This article is required reading for anyone who needs to hire, wants to become, or is going to be working with an HSI expert. Understand what the job entails, the key skills required, and how it relates to the rest of the systems engineering effort.
Human Systems Integration (HSI)
HSI is basically systems engineering with additional consideration of the non-materiel aspects of the system lifecycle. This includes the domains of manpower and personnel planning, training, human factors engineering, human survivability, habitability, environment, safety, and occupational health. The goal of HSI is to optimize system performance and cost across the entire system lifecycle.
If you’re not already familiar with HSI, check out Human Systems Integration: The Basics, Is Human Systems Integration Different from Human Factors Engineering?, and The Value of HSI.
“HSI Practitioner” and “Human Systems Integrator” are the two most common titles for this role. “Practitioner” sounds broad and academic to my ears, so my personal preference is “Integrator”. Not only is this term accurate, it’s more likely to resonate with other systems engineers.
The human systems integrator1 coordinates the activities of domain experts such as human factors engineers, safety engineers, and training developers. Calling the role “Integrator” helps to make this relationship more clear.
The integrator’s job is to ensure the appropriate consideration of human-related concerns in all project technical activities through the application of systems engineering tools and practices. The integrator has a role in all of the phases of the engineering vee.
Functional allocation is a great example. As capabilities are being allocated to various components, the integrator ensures that the functions assigned to the humans are within human capabilities in the mission context. This may included analyzing the abilities of the expected personnel, the capacity of the billeted manpower, and the planned types of interfaces.
The integrator supports the HSI domains and the project at large throughout the design and development of the system. According to SAE6906, Standard Practice for Human Systems Integration, this includes:
- ensuring that HSI activities are planned and budgeted for
- supporting the execution of domain-specific tasks
- facilitating collaboration between and tradeoffs among the HSI domains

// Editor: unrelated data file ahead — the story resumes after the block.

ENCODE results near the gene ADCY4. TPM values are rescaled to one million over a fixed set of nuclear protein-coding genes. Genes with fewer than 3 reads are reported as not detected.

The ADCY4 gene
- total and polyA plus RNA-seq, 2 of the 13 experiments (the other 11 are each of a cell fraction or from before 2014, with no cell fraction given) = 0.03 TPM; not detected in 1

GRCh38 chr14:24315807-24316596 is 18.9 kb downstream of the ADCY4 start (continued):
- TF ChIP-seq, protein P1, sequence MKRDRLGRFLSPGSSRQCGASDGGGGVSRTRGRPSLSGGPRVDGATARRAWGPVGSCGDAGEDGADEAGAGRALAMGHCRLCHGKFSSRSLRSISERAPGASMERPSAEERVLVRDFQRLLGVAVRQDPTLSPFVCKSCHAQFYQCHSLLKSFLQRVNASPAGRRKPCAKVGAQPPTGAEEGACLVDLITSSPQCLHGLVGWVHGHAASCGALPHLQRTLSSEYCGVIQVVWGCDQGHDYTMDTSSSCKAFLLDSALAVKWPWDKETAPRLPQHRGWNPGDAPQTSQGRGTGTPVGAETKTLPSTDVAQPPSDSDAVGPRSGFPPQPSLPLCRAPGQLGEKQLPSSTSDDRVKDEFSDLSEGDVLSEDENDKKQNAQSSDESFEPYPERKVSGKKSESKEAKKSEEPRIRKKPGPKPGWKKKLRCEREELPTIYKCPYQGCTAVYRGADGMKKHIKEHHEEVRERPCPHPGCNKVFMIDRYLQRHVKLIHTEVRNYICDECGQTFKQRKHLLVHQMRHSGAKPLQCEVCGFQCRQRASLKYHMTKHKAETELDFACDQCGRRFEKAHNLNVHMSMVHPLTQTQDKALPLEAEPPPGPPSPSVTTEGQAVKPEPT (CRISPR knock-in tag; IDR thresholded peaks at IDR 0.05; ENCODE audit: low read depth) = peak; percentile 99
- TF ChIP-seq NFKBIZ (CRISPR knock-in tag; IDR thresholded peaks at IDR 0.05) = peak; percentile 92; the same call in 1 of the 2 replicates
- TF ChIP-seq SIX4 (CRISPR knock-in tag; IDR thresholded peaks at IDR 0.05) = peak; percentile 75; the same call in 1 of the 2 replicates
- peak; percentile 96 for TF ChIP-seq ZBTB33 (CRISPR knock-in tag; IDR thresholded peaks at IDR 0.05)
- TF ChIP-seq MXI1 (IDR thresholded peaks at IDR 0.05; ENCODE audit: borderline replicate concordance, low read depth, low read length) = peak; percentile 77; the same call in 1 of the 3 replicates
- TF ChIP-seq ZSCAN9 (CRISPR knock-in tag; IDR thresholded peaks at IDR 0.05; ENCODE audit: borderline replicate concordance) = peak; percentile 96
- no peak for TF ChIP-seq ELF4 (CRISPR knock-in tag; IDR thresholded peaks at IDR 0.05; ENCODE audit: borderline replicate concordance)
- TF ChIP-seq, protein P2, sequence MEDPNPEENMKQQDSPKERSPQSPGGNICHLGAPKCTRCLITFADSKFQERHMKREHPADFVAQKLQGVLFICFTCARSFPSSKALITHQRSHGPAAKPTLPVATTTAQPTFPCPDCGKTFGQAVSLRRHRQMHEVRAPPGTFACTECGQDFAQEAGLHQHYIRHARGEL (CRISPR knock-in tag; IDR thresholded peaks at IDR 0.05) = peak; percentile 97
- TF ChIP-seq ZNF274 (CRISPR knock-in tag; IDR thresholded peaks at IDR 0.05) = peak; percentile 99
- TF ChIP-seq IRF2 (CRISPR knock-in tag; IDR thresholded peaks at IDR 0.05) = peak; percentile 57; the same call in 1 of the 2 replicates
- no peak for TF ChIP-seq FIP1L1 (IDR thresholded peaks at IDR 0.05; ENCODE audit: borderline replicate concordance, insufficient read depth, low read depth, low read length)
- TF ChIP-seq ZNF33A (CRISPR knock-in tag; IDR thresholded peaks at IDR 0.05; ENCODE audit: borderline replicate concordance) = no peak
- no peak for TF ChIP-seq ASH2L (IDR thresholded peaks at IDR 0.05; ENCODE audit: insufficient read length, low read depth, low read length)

- optimizing the impact of the HSI domains on system performance, sustainability, and cost
- advocating for and representing each of the HSI domains from a total system perspective
- tracking HSI risks and opportunities throughout the project execution
Human systems integrators are part of the systems engineering team. Like any position, the number of integrators on a project depends on the size of the effort; the HSI team needs to be large enough to cover all major systems engineering meetings and reviews.
The lead integrator is typically a member of the senior systems engineering staff and is the project’s primary interface to the customer HSI team.
Training and background
Most human systems integrators have a human factors background, but that’s not a requirement. What is required is a broad understanding of the HSI domains as well as systems engineering.
Many integrators find that experience in human factors or one of the other HSI domains provides valuable depth of knowledge. On the other hand, a traditional systems engineer may have a better understanding of engineering processes and more credibility when advocating for HSI concerns.
Regardless, it is important to recognize that HSI uses the same techniques and approaches as systems engineering but also has unique, domain-driven demands. Because HSI is an essential part of DoD acquisition policy, it’s also valuable for the integrator to have a strong understanding of the acquisition system; this allows the integrator to understand and meet their customer’s regulatory needs.
Several HSI training programs exist including a certificate and master’s degree from the Naval Postgraduate School, a certificate from the Air Force Institute of Technology, and a course from UC San Diego. These are a great way to gain the knowledge required to transition from any technical field into HSI.
HSI ensures that the human is given full consideration during all phases of the engineering lifecycle. This requires that the HSI effort be an integrated part of the project’s system engineering team and led by a competent, experienced engineer.
Did I miss any essential job functions? What knowledge, skills, and abilities are essential in a human systems integrator? Do systems or human factors engineers make better integrators? Sound off in the comments!
- The only drawback is that it’s a mouthful to repeat often; thankfully that’s not much of an issue in day-to-day experience.